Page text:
Space & Geospatial to Transform Earth Systems

Space solutions have been revolutionizing earth systems for decades. With various trends bygone, satellites and other space products are coming of age, developing into multi-dimensional operational objects that can handle various tasks at once.

Coupled with onboard processing and AI analytics, the satellite industry is undergoing a silent reformation, where qualitative and quantitative data is no more a one-off choice but a new normal.

On the second day of the Geospatial World Forum, a session was held on the topic Space Infrastructure and Geospatial Analytics: Economic Value through Downstream Applications to discuss this and more.

Moderated by Pacome Revillon, CEO, Novaspace, the session delved deep into the various facets of space and geospatial offerings and how downstream can augment quality solutions that can bring about positive change on Earth.

Space trends

While talking about how satellite miniaturization is a foregone trend, Juan Tomas Hernani, CEO, Satlantis said, “We should not talk about satellite miniaturization again. That was a former trend which enabled companies to downsize and slice their costs, making satellites affordable.”

Learning from big satellites which were launched decades ago and now with mini-satellites, we’re forming a middle ground to provide meaningful data for various applications. So the trend today is data fusion.

Prateep Basu, Co-founder & CEO, SatSure reiterated the need for open data with AI analytics and powerful GPUs by explaining agri-finance practices.

He explained, “We were using Open Data from Copernicus’ Sentinal 1 & 2, however, the fusion of SAR and Optical imagery was not initially easy. To do this at the scale of entire India – 3 million square kilometres – on a weekly basis as part of monitoring required unbelievable scale.”

“Fortunately, a lot of things led where we are today which could not have been possible when we started. First and foremost, the industry transition from Machine Learning on EO data to Deep Learning and computer vision,” he stated.

The intersection of open satellite data, powerful algorithms, and more powerful chips have come together to enable many solutions, according to Prateep.

Geospatial Potential

Sarah Hodgetts, Director, Geospatial Commission said,What we’re grappling in the UK is the creation, improvement, and accessing to geospatial data. Especially in the public sector, we’re grappling with how we value that data and make it the case for making that data accessible more broadly than just within our own band of public sector sphere.”

While explaining how science policy has monetary benefits in the long run, Sarah said, “I have worked in science policy for many years, and we have a really good system of how we invest in science. If you put a pound in science today it returns seven pounds into the economy in 10 years.”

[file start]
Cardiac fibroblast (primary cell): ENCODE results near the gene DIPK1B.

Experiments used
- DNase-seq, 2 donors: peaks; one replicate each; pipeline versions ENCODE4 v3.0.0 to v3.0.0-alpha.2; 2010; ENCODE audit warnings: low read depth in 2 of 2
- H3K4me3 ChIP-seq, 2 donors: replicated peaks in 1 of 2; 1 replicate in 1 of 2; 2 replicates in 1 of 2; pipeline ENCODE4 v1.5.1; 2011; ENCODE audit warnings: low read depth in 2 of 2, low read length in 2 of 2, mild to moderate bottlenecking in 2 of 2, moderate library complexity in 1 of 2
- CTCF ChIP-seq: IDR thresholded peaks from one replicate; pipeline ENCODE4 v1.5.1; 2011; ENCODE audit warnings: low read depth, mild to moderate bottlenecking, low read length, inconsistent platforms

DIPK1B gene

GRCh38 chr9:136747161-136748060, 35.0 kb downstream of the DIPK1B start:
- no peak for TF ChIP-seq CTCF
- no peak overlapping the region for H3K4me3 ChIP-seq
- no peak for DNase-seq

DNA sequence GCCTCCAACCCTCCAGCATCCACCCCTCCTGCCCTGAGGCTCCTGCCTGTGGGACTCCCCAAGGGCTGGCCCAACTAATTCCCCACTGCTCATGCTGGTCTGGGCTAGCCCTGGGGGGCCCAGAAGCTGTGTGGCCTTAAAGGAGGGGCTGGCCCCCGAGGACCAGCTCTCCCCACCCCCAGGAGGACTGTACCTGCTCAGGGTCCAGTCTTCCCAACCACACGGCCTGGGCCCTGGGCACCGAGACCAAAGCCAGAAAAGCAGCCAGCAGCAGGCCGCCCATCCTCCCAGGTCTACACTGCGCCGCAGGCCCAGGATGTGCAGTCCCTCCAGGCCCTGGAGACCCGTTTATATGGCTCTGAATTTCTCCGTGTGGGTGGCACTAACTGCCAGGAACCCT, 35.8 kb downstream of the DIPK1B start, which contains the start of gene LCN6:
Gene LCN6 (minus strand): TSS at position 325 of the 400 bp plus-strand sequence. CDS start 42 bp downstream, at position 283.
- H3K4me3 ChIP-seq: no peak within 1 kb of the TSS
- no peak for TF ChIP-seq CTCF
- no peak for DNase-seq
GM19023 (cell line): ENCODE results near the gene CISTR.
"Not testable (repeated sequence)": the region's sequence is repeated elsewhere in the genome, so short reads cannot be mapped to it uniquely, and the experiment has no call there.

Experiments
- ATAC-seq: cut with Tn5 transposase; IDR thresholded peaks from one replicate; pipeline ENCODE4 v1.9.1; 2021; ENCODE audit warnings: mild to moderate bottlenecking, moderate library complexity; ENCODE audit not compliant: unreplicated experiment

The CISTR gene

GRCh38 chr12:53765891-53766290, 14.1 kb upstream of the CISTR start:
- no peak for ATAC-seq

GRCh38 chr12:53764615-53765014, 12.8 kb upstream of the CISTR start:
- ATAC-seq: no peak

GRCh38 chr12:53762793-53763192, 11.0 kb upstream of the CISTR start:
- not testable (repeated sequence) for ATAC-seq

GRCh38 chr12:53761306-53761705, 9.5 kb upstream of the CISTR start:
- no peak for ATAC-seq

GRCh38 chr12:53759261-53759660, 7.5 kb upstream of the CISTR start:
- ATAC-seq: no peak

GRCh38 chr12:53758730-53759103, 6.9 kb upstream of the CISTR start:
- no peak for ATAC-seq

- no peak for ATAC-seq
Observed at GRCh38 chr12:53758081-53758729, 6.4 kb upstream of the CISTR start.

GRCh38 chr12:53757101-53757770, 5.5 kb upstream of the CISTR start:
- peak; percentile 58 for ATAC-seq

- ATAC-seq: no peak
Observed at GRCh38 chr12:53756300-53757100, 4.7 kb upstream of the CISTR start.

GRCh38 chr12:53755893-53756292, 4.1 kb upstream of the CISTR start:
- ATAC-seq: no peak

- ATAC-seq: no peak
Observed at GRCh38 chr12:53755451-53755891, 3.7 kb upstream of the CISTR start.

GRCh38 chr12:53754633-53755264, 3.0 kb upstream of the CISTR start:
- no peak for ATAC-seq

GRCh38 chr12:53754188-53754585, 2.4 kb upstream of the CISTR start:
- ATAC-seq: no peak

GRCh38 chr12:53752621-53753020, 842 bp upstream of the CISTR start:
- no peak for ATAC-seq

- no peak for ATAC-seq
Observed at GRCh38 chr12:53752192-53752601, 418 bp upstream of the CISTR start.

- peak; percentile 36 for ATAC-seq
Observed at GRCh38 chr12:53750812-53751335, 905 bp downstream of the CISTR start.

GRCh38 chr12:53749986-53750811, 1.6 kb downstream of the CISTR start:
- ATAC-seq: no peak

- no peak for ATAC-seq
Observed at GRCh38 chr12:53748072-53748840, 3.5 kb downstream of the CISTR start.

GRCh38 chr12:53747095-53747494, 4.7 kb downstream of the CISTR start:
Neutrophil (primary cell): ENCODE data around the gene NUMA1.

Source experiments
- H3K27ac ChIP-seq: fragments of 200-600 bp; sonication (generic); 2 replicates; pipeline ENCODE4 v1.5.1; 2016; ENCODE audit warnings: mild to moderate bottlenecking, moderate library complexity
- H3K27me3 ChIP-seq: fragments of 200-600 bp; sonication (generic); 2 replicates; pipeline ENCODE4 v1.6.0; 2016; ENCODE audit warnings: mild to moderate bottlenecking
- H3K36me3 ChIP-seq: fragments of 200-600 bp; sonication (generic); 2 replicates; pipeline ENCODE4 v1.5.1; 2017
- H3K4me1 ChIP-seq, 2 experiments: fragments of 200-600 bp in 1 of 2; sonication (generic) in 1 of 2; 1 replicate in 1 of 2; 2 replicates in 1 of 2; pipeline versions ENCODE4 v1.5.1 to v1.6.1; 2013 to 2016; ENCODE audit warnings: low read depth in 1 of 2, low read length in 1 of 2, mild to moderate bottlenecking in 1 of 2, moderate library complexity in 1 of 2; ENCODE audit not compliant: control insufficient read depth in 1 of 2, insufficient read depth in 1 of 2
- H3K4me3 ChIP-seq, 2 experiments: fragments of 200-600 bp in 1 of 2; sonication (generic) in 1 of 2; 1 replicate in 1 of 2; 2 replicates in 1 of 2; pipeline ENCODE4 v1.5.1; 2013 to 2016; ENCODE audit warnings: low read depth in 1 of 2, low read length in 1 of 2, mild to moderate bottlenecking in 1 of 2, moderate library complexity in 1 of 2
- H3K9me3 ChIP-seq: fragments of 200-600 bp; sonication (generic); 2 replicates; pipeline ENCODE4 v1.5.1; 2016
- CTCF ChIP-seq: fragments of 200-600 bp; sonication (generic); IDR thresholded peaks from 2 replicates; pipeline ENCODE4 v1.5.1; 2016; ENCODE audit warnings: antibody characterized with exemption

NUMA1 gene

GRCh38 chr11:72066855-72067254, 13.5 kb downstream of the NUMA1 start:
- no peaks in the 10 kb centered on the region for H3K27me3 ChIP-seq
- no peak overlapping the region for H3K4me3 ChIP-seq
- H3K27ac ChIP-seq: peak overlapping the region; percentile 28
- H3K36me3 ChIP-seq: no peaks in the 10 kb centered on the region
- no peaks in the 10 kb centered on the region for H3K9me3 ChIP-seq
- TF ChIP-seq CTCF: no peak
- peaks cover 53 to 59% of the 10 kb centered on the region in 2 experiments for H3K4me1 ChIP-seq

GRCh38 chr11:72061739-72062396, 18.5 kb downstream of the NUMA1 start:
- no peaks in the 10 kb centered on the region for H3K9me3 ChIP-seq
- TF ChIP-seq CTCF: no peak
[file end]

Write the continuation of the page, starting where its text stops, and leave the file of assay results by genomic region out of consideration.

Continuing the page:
We have higher return figures invested in geospatial data. But we’re still on the journey to make the case in the public sector, she emphasized.

Nation’s Responsibility

Rajeev Jyoti, Director Technical, IN-SPACe explained how his organisation is empowering the Indian Space community.

“In-SPACe is trying to enable the 6 decade old Indian space sector – which is blooming currently – to augment better geospatial activities and space programs by acting as a single window interface for the industry and promoting, enabling, authorizing, and supervising the projects.”

He laid out 4 ways in which In-SPACe is influencing the future of Indian space.


  • Build a decadal vision and strategy for the Indian space economy
  • Grow industry outreach internationally
  • Generate demand for the industry


  • Transfer of technology for mutual benefit
  • Access to facilities and expertise
  • Facilitate funding
  • Handling and developing skill


  • Release a launch manifesto
  • Authorize all space activities
  • Release NGP
  • Act as a single window agency


  • Provide expert guidance to NGEs
  • Facilitate design reviews
  • Oversee project implementation

Taking this argument to a worldwide scale, and explaining how different nations often hit a blockade of limited satellite imagery which ultimately hinders their development, Lorant Czaran, Scientific Affairs Officer, United Nations Office for Outer Space Affairs (UNOOSA) said, “Satellite data is expensive and a lot of countries cannot afford it, they complain about lack of access. So our work at UN is to try to make this data more affordable, accessible to them be it through platforms or negotiated agreements with the vendors and so on.”

He added, “Key is also to have multi-agency and multi-user license agreement which is another area where we are pushing very hard to make sure this data is easy and shareable when once purchased.”

Making satellite data easily accessible is extremely important, he concluded.

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